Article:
Part of the problem, according to Tim, was that the grant - although well-intentioned - had been hurriedly compiled and sloppily distributed.

Some of the language was ambiguous and misleading. Little thought had gone into the fact that many business owners (attempting to save their companies with one hand and complete the grant application with the other) were having to fill in the form in 14 days without an expert to guide them.

Tim says: “I tried to show them where they had made mistakes, namely excluding a very small but very key sentence on the COVID-19 grant webpage (which was on every other grant application page of the Innovate UK website for as far back as I could go): ‘your application will be deemed ineligible if your total project costs exceed £xxxxx.’ It just wasn't there. And even though I highlighted this fact, I was ignored, spoken to rudely on the phone and told I was wrong.

“And so I threatened to go to the Financial Ombudsman if this continued. I also emailed Dr Campbell, who didn't reply for several days. I was aware that every day that passed, meant there was less and less chance I could help to change this miscarriage of justice.

“When the Innovate UK Executive Chair finally responded in an email copying in fellow colleagues, I thought he’d finally looked into things; but all of my fact-finding was again ignored. I followed up again and explicitly outlined the many small mistakes that had led to this ‘death by a thousand cuts’ for all these supposedly ineligible companies.

"Thankfully, this time the penny dropped and they said ‘internal processes’ were being looked into.”

Now, thanks to Tim, the grant application webpage has been rewritten - with a fresh multi-million pound pot available for rejected companies.

Applications have reopened to those businesses previously considered ineligible - closing on 14 May 2020.

However, despite the result, Tim’s battle with the funding body has been a gruelling one - and he didn't walk away entirely unscathed.

“Not only did I spend days filling out that application and then another week contesting the rejection - days I could have been using to focus on my business - I’ve actually developed a stomach ulcer from the stress,” Tim tells us.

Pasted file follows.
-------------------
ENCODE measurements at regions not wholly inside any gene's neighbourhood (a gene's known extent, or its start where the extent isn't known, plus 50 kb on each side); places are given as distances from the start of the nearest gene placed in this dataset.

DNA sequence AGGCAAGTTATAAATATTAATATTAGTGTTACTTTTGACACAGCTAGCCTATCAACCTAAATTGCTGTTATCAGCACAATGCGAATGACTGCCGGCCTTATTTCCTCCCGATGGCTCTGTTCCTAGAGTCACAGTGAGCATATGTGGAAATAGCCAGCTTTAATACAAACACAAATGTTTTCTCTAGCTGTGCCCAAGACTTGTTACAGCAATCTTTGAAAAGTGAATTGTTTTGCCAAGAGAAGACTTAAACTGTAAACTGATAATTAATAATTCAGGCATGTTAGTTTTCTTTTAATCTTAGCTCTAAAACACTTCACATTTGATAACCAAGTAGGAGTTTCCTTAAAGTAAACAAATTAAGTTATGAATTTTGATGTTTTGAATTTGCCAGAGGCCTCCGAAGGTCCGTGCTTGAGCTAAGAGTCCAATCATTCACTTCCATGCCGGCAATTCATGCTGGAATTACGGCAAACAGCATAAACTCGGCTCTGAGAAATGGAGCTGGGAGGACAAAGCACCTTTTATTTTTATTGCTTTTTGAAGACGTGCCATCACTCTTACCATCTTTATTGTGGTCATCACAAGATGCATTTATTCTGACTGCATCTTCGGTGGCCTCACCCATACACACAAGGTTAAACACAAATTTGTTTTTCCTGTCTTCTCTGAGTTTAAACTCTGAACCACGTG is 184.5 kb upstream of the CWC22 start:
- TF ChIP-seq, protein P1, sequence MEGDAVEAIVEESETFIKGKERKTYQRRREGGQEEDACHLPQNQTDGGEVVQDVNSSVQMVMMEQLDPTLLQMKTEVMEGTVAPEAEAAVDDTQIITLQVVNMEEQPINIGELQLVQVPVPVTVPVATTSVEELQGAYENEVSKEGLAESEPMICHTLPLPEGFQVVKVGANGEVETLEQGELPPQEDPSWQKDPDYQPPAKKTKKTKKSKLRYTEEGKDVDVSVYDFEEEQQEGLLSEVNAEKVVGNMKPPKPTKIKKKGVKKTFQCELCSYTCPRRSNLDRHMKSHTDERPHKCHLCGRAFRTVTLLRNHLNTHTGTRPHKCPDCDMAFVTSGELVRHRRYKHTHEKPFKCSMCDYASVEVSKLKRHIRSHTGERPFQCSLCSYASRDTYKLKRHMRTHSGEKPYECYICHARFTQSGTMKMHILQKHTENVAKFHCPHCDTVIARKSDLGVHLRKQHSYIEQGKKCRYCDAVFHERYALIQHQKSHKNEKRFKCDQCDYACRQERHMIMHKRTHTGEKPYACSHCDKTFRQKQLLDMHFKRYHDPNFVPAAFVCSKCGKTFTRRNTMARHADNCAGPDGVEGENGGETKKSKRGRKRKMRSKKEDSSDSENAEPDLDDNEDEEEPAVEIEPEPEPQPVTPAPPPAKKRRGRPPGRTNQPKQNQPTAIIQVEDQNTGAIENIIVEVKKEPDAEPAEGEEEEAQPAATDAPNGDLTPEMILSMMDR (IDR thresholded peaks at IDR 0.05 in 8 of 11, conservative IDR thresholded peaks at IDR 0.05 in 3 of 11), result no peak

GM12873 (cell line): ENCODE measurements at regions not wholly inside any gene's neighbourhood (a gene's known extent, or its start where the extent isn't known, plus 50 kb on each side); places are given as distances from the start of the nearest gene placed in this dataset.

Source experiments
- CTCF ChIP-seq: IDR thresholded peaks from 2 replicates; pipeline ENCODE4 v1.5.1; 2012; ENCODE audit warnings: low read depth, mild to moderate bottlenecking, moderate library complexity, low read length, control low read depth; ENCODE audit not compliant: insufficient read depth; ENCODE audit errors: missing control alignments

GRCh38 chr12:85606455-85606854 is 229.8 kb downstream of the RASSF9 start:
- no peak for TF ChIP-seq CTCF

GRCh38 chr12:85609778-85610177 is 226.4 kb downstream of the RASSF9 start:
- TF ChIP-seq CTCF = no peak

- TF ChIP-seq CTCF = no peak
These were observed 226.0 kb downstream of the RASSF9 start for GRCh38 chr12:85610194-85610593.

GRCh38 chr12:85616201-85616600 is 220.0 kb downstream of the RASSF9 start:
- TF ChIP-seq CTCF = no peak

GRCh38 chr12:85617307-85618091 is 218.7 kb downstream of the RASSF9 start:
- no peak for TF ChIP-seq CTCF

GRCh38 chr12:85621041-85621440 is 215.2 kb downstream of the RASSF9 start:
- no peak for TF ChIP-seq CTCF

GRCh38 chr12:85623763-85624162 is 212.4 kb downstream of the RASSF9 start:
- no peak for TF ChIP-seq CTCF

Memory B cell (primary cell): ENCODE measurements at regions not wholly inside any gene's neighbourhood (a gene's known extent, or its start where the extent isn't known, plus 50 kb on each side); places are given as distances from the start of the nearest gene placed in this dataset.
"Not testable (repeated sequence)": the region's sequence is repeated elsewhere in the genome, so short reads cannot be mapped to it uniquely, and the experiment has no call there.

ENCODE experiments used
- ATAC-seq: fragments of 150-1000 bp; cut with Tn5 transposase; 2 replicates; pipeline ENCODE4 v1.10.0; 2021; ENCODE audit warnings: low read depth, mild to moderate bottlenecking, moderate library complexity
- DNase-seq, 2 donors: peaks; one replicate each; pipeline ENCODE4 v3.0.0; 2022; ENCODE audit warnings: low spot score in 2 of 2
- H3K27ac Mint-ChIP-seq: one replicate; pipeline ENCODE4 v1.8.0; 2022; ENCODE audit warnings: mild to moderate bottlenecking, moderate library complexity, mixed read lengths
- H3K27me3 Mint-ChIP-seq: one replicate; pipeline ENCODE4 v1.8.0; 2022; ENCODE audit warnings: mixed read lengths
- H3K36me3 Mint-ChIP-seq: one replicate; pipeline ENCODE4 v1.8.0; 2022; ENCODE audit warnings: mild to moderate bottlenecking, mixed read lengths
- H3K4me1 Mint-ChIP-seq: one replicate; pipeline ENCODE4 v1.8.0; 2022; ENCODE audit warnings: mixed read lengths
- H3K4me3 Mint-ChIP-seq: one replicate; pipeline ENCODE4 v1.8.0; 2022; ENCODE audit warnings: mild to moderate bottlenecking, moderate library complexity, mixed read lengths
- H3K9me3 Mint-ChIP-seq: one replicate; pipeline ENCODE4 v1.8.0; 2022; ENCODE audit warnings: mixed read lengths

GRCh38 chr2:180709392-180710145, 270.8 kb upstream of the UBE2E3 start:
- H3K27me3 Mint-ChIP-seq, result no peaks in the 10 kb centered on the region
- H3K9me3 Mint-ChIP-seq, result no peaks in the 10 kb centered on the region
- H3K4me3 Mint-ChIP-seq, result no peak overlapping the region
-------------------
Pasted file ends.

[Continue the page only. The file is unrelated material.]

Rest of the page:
“I’ve been on my own in isolation for seven weeks trying to save my business, have fallen through every crack of financial support the government has offered, and the final nail in the coffin was to be treated like that. I’ve always been a consumer champion, but this felt like someone was kicking me and thousands of others when we were down.

In the COVID-19 world, Tim believes “humanity” is now more necessary than ever - especially when people with everything to lose are left to correspond with ‘faceless’ officials representing large organisations.

“It was so frustrating to have my application rejected on a technicality that they hadn’t even looked at. Common sense was nowhere to be found,” Tim says.

“The closest thing I got to an apology for the ordeal was a message saying: ‘we hope you will apply again.’ I don't think that is right. However, I'm glad that one bloke sat at his kitchen table, on his own for seven weeks, with a stomach ulcer from the stress, was able to take on the government and win a pot of £7.5 million for people.

“We should all be helping one another in this climate - and there’s never any excuse to abide injustice. I have zero legal experience but I was lucky in that I knew how to dig for detail as a journalist. Others would have just been destroyed by that news and wouldn't have known how or what to do to make things right. And whilst they'll never know I did this, I did it for them because we all need someone to look out for us now and again.

“This wasn't about me though, it was about helping to save a few hundred UK businesses and hopefully, save some lives too. One of my main motivations in challenging them was because I knew how much good my proposal could do and I am sure there were many better than mine!

"Believe me, I know just how hard it is to survive at the moment and how dark life can get. I really hope this will help some people who really need and deserve it. I know I probably won't be successful in my grant application after all this, but life is about much more than money, or in my case, £2!”

Perhaps flawless customer support is a lot to expect during a time when organisations are desperate, overstretched and low on resources. But that doesn’t mean questions or complaints should fall on deaf ears.

Tim’s case proves that people are always entitled to a human response and should never give up on getting one. Even in a world without handshakes.